By contrast, nowhere in any of the GAC documents produced to me does Canada’s Ministry of Foreign Affairs evince the slightest concern for Israel’s nuclear arsenal or Israel’s refusal to accede to the Nuclear Non-Proliferation Treaty (NNPT). Israel, in fact, is the only state in the Middle East that possesses nukes and that has not acceded to the NNPT. Somehow, the Canadian government has persuaded itself that Iran’s conventional missiles are more dangerous than dozens and possibly hundreds of Israeli nukes.
Finally, the January 2017 briefing document affirms the Trudeau government’s commitment to the Canada-Israel Strategic Partnership Memorandum of Understanding (MoU).
The MoU was entered into in January 2014 by the governments of Benjamin Netanyahu and the fanatically pro-Israel Stephen Harper. There is a great deal about that MoU which should deeply concern Canadians, but arguably the most disturbing aspect of the MoU are its provisions relating to military cooperation between Canada and Israel:
As has been widely documented, the Israeli military has committed a broad range of appalling human rights violations, including the slaughter of over 500 children in Israel’s devastating assault on Gaza in 2014, the torture of Palestinian children, the demolition of Palestinian homes and other civilian infrastructure, and the shooting of unarmed civilians — including children, medics, journalists and Canadian doctor Tarek Loubani — in Gaza’s Great March of Return.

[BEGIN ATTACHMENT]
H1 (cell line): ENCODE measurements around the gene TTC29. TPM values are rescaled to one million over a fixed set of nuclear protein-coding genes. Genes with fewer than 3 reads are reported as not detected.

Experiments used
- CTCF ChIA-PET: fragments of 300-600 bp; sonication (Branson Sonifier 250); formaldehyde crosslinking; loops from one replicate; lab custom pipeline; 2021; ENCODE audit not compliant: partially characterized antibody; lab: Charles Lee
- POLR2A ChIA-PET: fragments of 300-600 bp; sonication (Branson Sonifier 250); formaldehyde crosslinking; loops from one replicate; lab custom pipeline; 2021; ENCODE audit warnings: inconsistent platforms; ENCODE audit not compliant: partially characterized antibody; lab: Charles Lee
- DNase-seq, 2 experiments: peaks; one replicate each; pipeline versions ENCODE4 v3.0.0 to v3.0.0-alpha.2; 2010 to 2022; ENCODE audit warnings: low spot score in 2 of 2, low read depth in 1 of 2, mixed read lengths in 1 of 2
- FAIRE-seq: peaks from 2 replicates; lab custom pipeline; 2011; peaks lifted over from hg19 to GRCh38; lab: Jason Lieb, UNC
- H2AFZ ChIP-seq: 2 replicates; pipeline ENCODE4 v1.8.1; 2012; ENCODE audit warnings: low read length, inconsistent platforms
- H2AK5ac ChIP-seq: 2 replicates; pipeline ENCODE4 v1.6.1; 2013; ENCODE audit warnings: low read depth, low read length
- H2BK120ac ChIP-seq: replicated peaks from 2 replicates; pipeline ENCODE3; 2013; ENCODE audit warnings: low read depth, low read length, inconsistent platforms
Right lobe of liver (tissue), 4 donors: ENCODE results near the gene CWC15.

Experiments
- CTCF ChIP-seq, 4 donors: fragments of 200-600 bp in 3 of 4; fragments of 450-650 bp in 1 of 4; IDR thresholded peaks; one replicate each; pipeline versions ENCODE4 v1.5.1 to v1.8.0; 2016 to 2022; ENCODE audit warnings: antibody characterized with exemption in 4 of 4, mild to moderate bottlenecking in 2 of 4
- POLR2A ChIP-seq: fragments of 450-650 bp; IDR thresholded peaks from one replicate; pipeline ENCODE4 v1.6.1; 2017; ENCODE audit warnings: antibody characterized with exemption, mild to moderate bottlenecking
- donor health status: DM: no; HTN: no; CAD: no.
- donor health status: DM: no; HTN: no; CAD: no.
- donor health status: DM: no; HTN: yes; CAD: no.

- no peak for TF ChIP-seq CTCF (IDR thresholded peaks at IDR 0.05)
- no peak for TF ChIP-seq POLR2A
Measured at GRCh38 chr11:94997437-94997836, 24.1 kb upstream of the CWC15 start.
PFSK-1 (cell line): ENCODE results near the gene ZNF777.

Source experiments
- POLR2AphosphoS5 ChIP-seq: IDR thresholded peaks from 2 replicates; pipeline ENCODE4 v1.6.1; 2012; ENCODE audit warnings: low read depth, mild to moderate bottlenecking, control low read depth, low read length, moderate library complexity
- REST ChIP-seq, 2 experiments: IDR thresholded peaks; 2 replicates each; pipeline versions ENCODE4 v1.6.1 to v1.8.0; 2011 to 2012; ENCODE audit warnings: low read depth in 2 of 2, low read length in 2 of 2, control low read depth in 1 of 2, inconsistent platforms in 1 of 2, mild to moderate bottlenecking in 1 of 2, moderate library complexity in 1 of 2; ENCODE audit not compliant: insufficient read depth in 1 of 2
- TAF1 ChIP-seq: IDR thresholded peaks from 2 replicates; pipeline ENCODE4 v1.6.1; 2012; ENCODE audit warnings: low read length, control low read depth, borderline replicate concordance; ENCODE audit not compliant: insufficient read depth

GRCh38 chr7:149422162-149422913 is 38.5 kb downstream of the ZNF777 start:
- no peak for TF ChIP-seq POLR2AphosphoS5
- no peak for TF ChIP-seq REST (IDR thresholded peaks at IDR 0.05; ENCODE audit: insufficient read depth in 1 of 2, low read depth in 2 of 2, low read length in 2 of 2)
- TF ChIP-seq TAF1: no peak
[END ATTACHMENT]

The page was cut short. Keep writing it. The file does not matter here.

It should thus offend all Canadians of conscience that the Trudeau government has affirmed Stephen Harper’s shameful commitment to deep military cooperation between Canada and Israel.
In my next analysis of the GAC briefing documents, I will take a close look at memoranda prepared for Canada’s Ambassador to Israel, Deborah Lyons.
The complete GAC documents can be viewed in pdf format by clicking on the link below. The January 2017 briefing document that I analyze in this post appears at pages 1-8 of that pdf document: